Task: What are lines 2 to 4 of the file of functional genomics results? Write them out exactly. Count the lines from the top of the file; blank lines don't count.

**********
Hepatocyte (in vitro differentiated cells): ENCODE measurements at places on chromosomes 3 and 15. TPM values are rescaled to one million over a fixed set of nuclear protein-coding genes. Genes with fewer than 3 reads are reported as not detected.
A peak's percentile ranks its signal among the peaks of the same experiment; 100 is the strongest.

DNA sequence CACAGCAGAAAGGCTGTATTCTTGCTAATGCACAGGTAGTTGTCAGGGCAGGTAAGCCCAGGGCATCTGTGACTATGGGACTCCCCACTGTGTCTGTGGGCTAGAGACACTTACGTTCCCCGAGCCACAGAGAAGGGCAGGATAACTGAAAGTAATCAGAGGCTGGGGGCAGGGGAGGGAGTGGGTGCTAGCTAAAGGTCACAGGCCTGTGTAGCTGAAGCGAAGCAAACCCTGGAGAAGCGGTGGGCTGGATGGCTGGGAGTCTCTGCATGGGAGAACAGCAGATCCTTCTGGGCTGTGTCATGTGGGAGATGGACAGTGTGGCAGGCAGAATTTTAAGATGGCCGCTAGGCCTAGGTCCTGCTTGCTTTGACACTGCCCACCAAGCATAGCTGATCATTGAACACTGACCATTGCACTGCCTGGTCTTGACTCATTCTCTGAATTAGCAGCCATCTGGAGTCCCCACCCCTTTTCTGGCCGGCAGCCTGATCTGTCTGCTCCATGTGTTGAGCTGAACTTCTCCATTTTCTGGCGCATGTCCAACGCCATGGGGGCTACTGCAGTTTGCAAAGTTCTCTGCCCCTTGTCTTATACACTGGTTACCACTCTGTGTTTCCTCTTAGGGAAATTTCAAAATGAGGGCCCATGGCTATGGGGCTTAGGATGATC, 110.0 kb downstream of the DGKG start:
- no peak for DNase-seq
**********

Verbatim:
A peak's percentile ranks its signal among the peaks of the same experiment; 100 is the strongest.

DNA sequence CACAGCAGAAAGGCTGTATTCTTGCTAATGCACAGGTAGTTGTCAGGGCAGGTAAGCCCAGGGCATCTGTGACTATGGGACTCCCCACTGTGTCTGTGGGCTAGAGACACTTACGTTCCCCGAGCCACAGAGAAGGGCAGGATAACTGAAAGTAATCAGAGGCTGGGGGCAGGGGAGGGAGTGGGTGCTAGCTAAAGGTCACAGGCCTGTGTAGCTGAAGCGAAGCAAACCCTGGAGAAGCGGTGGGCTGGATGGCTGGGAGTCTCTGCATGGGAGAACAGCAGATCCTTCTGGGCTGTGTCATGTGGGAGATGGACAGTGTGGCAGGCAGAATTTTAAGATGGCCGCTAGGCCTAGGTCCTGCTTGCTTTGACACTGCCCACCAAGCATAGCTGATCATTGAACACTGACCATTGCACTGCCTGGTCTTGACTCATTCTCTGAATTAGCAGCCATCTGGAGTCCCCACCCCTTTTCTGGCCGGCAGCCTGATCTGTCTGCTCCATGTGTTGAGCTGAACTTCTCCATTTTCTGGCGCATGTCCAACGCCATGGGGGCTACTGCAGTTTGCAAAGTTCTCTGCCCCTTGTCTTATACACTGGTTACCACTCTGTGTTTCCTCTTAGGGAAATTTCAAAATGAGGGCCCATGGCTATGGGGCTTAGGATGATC, 110.0 kb downstream of the DGKG start:
- no peak for DNase-seq